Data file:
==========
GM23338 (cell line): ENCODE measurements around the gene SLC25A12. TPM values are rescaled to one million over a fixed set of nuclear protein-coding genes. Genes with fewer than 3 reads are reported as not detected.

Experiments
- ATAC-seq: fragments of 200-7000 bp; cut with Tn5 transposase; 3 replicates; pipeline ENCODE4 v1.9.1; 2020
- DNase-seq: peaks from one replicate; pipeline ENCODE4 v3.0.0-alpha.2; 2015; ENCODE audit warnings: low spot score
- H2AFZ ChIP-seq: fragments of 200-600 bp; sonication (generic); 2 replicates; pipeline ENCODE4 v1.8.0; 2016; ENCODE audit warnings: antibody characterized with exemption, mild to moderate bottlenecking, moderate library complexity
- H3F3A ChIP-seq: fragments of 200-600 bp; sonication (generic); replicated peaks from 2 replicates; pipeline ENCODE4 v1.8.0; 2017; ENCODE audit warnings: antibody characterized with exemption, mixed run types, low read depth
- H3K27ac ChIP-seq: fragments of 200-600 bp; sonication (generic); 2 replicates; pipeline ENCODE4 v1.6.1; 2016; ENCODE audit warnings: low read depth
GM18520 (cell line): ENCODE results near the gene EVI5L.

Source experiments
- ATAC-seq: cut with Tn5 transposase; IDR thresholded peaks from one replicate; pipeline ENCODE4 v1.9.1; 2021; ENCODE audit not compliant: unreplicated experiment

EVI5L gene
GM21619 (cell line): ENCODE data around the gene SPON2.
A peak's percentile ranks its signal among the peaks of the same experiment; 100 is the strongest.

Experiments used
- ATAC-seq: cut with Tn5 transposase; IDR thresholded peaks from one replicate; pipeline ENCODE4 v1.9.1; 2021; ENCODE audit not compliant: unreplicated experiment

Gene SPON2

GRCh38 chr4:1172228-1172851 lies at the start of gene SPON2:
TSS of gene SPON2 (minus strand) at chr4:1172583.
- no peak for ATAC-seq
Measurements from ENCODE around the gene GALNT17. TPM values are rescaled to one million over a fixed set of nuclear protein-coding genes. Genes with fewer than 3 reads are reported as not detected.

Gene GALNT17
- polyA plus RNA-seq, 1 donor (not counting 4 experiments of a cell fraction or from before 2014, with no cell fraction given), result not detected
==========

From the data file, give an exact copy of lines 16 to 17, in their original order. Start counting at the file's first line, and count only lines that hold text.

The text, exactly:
Gene SPON2

GRCh38 chr4:1172228-1172851 lies at the start of gene SPON2: